Majella O'Neill lives in the small town Aghybogey in Northern Ireland that has been torn apart by The Troubles that have only recently "ended". To say that the Troubles have ended is a bit of a misnomer. Certainly the violent attacks between Catholics and Protestants have stopped for the most part, but the lingering divide between the factions continues. As the townsfolk go about their lives in this recovery period Majella observes it all from her job in a chip shop (the Catholic one, naturally). But while Majella knows all the gossip and records it daily in dispassionate, if sometime bawdy, terms. Her routine masks a much more complicated life; one in which her father has disappeared, her mother struggles with alcoholism, and her grandmother has been killed.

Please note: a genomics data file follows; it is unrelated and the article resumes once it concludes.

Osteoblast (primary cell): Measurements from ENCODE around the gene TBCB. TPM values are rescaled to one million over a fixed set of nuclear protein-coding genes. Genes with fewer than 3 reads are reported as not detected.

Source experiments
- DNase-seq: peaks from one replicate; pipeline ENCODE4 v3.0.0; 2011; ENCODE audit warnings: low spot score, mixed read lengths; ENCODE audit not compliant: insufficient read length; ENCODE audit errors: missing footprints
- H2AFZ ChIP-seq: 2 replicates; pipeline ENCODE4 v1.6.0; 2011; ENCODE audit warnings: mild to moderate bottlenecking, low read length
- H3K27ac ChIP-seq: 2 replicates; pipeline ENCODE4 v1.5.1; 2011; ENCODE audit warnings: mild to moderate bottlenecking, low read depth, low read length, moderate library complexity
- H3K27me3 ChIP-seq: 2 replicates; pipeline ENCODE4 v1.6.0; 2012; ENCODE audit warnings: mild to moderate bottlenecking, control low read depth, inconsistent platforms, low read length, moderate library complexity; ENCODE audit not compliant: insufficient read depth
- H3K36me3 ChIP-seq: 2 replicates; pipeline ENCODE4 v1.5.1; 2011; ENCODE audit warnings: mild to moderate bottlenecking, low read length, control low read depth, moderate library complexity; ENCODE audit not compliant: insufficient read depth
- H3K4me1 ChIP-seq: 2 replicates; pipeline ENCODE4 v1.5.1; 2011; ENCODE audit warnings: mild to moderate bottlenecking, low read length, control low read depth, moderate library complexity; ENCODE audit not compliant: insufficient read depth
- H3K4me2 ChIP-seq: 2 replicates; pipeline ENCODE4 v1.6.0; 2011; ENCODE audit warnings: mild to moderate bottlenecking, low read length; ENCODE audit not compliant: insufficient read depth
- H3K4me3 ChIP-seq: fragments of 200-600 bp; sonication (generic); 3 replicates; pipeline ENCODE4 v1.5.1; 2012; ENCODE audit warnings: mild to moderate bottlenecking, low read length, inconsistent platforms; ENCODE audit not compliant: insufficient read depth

Big Girl, Small Town is all about a voice, Majella's. She's dry and funny (though she doesn't always realize it) and she perseveres in building a space for herself against pretty big odds. This is a week in the life of a genuinely unique narrator and I was happy to spend that time with her.